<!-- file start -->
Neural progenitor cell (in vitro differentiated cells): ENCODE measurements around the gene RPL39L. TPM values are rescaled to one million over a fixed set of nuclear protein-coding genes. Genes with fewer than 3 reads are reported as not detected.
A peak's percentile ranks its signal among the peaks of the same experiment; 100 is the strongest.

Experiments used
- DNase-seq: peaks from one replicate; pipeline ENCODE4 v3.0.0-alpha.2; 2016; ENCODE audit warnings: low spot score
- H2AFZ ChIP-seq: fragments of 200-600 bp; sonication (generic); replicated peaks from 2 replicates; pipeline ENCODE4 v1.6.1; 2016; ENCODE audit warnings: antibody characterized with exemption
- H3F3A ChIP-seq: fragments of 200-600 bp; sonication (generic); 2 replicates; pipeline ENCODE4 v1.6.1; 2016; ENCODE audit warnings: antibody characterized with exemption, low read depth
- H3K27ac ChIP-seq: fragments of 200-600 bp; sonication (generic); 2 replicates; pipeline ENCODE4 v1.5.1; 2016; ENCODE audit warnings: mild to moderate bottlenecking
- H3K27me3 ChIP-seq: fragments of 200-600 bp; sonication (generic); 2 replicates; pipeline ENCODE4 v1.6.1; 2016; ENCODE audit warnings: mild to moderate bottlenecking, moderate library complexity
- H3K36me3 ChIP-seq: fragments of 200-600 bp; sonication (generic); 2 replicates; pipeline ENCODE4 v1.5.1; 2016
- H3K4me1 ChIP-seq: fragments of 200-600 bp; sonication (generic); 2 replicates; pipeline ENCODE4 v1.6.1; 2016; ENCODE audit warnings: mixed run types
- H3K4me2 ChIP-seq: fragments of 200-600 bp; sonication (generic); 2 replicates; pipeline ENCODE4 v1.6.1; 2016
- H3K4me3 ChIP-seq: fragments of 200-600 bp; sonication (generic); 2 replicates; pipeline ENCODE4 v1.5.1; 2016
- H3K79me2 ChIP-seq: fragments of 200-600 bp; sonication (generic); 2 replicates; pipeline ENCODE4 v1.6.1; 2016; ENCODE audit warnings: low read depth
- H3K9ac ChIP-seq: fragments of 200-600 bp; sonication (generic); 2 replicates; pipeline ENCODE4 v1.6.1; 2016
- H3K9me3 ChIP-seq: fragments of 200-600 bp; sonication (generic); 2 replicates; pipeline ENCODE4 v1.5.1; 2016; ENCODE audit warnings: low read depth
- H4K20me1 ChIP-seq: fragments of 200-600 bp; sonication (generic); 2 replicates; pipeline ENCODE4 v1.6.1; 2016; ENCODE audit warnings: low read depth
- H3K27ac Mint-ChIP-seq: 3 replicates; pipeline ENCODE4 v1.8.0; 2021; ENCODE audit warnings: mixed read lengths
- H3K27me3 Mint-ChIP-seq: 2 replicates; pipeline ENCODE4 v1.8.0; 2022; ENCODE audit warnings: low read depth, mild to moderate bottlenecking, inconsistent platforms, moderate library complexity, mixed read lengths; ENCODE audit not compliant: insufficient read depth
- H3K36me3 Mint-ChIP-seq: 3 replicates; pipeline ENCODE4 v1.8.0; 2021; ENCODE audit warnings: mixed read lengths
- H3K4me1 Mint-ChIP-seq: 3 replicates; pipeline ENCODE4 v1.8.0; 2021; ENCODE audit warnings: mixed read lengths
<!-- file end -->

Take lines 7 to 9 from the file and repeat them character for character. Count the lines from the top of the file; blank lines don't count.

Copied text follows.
- H3K27ac ChIP-seq: fragments of 200-600 bp; sonication (generic); 2 replicates; pipeline ENCODE4 v1.5.1; 2016; ENCODE audit warnings: mild to moderate bottlenecking
- H3K27me3 ChIP-seq: fragments of 200-600 bp; sonication (generic); 2 replicates; pipeline ENCODE4 v1.6.1; 2016; ENCODE audit warnings: mild to moderate bottlenecking, moderate library complexity
- H3K36me3 ChIP-seq: fragments of 200-600 bp; sonication (generic); 2 replicates; pipeline ENCODE4 v1.5.1; 2016